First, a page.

Inspired by an act of self-sacrifice by Steve, she defeats Ares who so far has been untouchable, even with her magic god-killing sword.
Thus, apart from a good story, “Wonder Woman” has a clear and completely positive and righteous theme, clear from beginning to end.
This theme is beyond refreshing. In an age when many artists are not sure what to depict, and some of them have gone so far as to portray ugly and negative things, a completely positive message from “Wonder Woman” is more than needed. We are starving for it.
A Perfect Style to Match the Theme
Gal Gadot as Diana Prince in the action adventure movie “Wonder Woman.” (Clay Enos/TM & DC Comics)
Director Patty Jenkins has thankfully adopted a very traditional and realistic style to depict the movie’s positive message.
As Richard Brody put it in his New Yorker review, “Wonder Woman” “comes close to the realistic style of no style, as if in fear that a heightened or aestheticized one would ultimately contradict the point of the film and serve as a glorification of the very violence that it repudiates. It’s a superhero film with almost no excess.”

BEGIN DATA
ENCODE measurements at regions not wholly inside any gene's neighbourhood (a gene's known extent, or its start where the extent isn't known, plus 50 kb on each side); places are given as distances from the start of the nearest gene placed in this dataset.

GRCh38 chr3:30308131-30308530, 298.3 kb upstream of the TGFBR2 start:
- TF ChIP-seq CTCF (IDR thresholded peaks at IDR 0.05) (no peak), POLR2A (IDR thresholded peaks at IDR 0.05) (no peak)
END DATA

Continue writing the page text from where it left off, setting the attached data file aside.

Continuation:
Exactly so. Throughout the movie, the pace and structure has been controlled in such a way that nothing feels too long, too short, too heavy, or too boring. Extensive battles have been interjected between soothing, relaxing scenes, as well as romantic moments, all moving the story forward so that you feel everything is just about right.
There is no artistic pointing to the director’s hand, there are no abstract moments leading to audience confusion—the message is clear and the means clearly tell it.
If we take a serious look at the world today, we might find things are much worse than they were during World War I.
So, “Wonder Woman” offers much needed relief: refreshing, true beauty. Combined with its theme of compassion, it brings a completely positive experience, especially for those who love Hollywood classics.
On Saving the World
The theme is uplifting, the style complements the movie’s mission, so what more is there to say?
(L-R) Saïd Taghmaoui as Sameer, Chris Pine as Steve Trevor, Gal Gadot as Diana, Eugene Brave Rock as The Chief and Ewen Bremner as Charlie in the action adventure “Wonder Woman.” (Clay Enos/TM & DC Comics)